According to published data, there has been a 10-fold increase in the misuse of opioid painkillers in the United States over the past 2 decades. Questions remain, however, about the causes that are driving this trend. “Some researchers and experts have suggested that small groups of high-volume prescribers working in so-called ‘pill mills’ are among the main reasons for the opioid overdose epidemic in the U.S.,” explains Anna Lembke, MD. “Despite this belief, opioid overprescribing is more than just a problem of a small group of high-volume prescribers,” adds Dr. Lembke.
Taking a Closer Look
In a research letter published in JAMA Internal Medicine, Dr. Lembke and colleagues examined data from individual prescribers using the 2013 Medicare Part D claims data set created by CMS. Medicare data provide the opportunity to address the issue of opioid prescribing patterns across the nation. Medicare Part D covers about 68% of the roughly 50 million people on Medicare.
For the more than 800,000 prescribers assessed in the study, data were examined on each drug prescribed, the total number of claims, and total costs. Data were available on both location and specialty of practice, and represented nearly 1.2 billion claims for approximately $81 billion.
The analysis focused on schedule II opioid prescriptions containing hydrocodone, oxycodone, fentanyl, morphine, methadone, hydromorphone, oxymorphone, meperidine, codeine, opium, or levorphanol. The authors then calculated the cumulative claims for schedule II opioids from the top individual prescribers relative to the total claims for all prescribers. For comparisons, this exercise was repeated for prescription costs, for all drugs, and for each state.
The study showed that the largest group of opioid prescribers was primary care physicians (PCPs). Family practice physicians issued approximately 15.3 million prescriptions whereas internal medicine physicians issued 12.8 million (Figure). “This finding should be expected because there are many more PCPs in the U.S. than other types of specialists,” says Dr. Lembke. The study also found that nurse practitioners wrote 4.1 million prescriptions for opioids while physician assistants ordered up 3.1 million.
Based solely on claims-per-prescriber, pain specialists led the way in opioid prescribing, followed by practitioners in pain management, anesthesiology, and physical medicine and rehabilitation. Importantly, the study showed that the top 10% of Medicare prescribers accounted for a smaller proportion of opioid claims than for all Medicare prescriptions. Minimal regional variations were observed across provider states.
Excluding hydrocodone— which was a schedule III opioid prior to 2014—the authors observed similar trends with the same top three prescribing specialties and about 58% of claims from the top 10% of prescribers. “Opioid prescriptions are concentrated in specialty services in pain, anesthesia, and physical medicine and rehabilitation,” says Dr. Lembke. “By sheer volume, however, total prescriptions are dominated by general practitioners.”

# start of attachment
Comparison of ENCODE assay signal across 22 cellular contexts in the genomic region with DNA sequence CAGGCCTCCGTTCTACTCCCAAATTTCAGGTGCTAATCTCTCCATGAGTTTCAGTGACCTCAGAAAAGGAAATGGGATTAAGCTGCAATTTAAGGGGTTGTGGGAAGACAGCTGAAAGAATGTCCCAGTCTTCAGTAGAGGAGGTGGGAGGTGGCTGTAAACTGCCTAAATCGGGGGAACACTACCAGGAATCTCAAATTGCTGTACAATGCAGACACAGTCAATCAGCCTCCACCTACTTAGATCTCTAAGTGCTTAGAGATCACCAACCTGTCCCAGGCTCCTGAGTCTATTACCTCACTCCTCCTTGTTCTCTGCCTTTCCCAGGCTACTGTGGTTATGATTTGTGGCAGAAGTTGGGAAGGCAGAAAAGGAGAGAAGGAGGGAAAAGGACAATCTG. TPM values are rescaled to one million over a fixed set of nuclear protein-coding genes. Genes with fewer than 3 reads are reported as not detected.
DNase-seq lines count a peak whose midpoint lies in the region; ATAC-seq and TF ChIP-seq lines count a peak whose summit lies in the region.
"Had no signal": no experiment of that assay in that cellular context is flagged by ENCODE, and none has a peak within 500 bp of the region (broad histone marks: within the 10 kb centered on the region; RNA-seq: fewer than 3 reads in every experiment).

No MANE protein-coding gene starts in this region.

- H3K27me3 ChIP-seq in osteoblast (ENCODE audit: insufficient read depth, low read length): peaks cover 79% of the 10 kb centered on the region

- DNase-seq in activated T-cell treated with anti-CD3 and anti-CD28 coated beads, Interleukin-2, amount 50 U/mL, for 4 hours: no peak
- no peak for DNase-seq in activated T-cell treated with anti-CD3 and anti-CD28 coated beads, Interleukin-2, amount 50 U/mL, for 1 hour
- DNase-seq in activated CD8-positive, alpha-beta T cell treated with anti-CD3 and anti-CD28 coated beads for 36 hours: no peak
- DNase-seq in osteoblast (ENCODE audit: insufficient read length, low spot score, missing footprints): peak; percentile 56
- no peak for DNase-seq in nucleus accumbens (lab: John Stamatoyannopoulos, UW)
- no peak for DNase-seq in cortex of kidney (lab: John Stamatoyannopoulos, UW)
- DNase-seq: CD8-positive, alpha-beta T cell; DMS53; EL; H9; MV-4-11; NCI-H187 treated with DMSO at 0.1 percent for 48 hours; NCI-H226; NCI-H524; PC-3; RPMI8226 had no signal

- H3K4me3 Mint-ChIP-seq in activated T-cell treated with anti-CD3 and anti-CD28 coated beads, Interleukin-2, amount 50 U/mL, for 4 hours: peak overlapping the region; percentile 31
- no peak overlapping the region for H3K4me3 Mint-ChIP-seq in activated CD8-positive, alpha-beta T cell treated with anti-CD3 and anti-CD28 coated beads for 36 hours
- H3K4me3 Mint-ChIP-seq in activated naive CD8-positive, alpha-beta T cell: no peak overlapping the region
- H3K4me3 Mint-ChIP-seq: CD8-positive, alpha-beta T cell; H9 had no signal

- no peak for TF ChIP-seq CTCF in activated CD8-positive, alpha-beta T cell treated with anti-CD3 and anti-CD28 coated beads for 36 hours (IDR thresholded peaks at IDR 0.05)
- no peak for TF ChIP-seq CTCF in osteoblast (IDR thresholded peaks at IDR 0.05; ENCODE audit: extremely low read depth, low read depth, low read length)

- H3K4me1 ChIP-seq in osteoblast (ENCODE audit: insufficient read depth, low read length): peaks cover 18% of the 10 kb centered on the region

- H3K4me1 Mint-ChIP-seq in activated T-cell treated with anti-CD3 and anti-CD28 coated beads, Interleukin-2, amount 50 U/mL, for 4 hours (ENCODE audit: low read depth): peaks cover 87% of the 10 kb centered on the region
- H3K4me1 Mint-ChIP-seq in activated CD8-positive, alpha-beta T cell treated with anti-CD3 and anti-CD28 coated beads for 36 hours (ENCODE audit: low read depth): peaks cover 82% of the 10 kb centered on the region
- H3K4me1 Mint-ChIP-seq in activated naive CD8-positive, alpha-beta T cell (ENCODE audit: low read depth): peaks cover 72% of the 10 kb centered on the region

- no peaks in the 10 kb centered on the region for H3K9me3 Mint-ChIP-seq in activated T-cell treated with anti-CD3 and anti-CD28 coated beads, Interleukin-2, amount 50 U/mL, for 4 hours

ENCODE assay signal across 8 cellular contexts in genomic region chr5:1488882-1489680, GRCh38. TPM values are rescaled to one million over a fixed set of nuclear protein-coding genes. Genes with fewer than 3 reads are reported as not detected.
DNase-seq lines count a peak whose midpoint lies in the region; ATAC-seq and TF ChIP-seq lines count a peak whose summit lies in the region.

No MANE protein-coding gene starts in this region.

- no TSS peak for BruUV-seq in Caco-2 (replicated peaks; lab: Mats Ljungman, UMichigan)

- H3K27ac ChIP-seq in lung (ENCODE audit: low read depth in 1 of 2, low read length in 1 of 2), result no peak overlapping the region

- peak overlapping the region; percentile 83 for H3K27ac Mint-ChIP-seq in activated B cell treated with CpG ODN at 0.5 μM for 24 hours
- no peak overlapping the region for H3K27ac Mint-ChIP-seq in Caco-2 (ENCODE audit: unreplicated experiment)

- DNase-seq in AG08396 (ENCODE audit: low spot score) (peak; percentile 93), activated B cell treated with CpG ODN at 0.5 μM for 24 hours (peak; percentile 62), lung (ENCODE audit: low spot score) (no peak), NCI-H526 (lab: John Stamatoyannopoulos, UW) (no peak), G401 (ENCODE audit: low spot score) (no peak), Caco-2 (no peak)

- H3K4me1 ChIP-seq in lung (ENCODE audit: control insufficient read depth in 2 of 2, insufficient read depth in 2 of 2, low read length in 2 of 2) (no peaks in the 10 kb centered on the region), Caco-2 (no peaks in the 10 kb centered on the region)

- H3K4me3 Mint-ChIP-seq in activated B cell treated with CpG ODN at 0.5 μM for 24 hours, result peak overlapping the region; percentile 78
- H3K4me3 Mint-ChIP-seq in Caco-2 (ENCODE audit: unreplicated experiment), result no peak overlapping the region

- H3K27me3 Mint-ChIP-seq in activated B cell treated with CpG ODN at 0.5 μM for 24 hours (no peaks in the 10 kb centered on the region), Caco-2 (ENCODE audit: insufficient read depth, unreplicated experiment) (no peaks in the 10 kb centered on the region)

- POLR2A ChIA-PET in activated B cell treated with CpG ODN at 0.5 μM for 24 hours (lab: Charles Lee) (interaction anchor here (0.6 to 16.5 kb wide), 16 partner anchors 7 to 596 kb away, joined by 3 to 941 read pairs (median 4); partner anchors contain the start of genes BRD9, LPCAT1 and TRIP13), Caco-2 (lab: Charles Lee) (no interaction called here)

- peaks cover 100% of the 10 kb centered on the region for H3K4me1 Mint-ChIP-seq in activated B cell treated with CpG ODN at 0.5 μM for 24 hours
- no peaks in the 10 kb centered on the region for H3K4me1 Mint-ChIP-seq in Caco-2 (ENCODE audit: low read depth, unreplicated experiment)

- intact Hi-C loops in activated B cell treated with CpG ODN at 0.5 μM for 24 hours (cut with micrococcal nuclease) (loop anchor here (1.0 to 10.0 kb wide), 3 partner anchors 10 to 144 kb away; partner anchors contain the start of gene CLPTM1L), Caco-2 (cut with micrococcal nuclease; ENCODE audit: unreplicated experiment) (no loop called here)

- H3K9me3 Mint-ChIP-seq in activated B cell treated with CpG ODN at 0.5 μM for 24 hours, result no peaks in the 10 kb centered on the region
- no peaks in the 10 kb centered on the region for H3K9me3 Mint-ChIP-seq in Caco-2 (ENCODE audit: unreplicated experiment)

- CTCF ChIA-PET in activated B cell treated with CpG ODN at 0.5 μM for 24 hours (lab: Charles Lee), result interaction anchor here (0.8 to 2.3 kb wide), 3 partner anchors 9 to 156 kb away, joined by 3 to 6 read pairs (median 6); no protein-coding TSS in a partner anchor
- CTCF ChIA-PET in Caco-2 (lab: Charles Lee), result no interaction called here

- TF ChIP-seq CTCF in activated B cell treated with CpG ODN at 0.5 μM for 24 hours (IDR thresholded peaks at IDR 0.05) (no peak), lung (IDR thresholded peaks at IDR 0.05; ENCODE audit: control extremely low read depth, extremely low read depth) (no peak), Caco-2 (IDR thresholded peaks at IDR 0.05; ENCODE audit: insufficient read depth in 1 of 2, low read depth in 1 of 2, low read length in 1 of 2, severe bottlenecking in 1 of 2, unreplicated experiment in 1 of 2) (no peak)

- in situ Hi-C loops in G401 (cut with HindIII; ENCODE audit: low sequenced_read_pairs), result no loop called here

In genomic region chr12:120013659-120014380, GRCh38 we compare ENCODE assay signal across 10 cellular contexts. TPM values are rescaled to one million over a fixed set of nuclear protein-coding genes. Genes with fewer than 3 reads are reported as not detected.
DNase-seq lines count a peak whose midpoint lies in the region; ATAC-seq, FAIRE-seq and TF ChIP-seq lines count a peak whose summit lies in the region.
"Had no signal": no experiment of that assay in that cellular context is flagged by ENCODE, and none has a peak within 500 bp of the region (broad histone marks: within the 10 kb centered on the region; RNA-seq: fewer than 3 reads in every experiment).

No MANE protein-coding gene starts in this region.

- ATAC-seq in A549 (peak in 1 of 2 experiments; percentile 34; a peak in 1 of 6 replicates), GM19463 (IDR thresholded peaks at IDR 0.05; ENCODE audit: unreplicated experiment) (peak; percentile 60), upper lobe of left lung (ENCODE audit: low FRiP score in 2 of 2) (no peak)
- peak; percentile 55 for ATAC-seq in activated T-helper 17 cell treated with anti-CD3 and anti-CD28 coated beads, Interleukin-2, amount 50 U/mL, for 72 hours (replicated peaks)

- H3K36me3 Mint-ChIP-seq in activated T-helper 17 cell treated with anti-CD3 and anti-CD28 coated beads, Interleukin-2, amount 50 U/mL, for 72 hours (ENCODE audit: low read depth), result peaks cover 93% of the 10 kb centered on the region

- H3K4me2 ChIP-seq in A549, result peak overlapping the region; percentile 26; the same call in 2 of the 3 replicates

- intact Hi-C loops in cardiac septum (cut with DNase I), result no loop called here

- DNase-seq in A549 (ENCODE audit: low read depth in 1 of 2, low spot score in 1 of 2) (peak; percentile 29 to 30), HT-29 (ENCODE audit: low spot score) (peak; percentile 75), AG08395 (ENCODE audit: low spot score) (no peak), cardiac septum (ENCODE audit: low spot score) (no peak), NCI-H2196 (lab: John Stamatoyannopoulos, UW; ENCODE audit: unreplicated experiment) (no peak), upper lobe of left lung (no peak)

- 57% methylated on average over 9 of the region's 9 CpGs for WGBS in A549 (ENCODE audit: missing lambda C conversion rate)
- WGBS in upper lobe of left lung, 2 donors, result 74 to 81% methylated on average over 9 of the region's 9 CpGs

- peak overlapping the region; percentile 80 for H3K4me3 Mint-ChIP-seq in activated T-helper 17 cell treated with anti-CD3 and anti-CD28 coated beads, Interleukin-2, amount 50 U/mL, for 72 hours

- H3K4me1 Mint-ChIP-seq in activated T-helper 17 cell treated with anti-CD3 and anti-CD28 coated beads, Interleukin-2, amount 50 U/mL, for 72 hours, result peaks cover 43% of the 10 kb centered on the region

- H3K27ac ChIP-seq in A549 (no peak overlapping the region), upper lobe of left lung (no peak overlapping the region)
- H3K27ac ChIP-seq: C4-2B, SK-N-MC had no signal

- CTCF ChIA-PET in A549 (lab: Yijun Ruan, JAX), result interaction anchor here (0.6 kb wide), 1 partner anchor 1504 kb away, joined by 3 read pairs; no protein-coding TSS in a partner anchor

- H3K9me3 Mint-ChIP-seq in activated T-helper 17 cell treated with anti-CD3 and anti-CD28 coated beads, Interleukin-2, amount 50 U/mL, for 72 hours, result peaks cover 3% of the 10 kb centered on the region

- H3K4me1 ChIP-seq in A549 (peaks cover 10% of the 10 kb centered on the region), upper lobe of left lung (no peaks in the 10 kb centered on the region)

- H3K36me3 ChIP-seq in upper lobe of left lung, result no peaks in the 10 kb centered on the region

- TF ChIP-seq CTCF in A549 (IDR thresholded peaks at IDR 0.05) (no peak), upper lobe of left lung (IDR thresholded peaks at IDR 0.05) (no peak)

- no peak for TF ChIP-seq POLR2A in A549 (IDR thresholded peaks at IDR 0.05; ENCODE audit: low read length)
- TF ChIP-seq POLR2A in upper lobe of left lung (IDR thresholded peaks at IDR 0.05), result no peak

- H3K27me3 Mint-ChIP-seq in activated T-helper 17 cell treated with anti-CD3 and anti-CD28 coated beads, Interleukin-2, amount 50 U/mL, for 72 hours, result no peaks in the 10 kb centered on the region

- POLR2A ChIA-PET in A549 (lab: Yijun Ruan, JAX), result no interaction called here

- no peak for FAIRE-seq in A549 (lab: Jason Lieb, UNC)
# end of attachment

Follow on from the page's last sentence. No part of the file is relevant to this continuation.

A Widespread Issue
The study notes that the data represent a comprehensive national population of Medicare Part D prescribers, but do not necessarily reflect clinicians’ complete practices, patient factors, or medication dosing to inform morphine equivalents.
Overprescribing is a national concern, according to Dr. Lembke, and mitigation efforts should not be oversimplified or targeted to a select few prescribers. “Interventions to reduce the burden of the opioid epidemic should not simply targeted only particular regions of the country or specific patient populations or communities,” she says. “Clinicians in all patient care settings need better education on the proper prescribing of opioids, and need clear direction on when these therapies are truly safe and effective.”
Dr. Lembke adds that increased oversight, follow-up, and accountability in opioid prescribing and patient care are necessary. This includes greater efforts to educate patients and communities and to increase awareness of the opioid epidemic. “Efforts to curtail national opioid overprescribing must address a broad collection of prescribers in order to be effective,” Dr. Lembke says.
Throughout the U.S., institutions are conducting interventions to further the education of healthcare professionals on appropriate opioid use. In fact, the CDC is soon planning to release guidelines for primary care providers on appropriate opioid use. Initiatives are also needed to increase consideration for less habit-forming treatment alternatives for pain whenever possible.
When managing pain, clinicians should strive to reserve prescribing opioids for those who truly warrant these powerful drugs, Dr. Lembke says. “There are many other treatment options that can be used to manage pain,” she says. “Clinicians need to collaborate with patients and ensure that the safest, most effective treatments are used. Only then can we make a significant impact on the burden of the opioid epidemic.”
Readings & Resources (click to view)
Chen JH, Humphreys K, Shah NH, Lembke A. Distribution of opioids by different types of Medicare prescribers. JAMA Intern Med. 2015 Dec 14 [Epub ahead of print]. Available at: http://archinte.jamanetwork.com/article.aspx?articleid=2474400.
Jones CM, Mack KA, Paulozzi LJ. Pharmaceutical overdose deaths, United States, 2010. JAMA. 2013;309:657-659.
Rosenau AM. Guidelines for opioid prescription: the devil is in the details. Ann Intern Med. 2013;158:843-844.
Betses M, Brennan T. Abusive prescribing of controlled substances: a pharmacy view. N Engl J Med. 2013;369:989-991.
ReedWJ. The Pareto, Zipf, and other power laws. Econ Lett. 2001;74:15-19.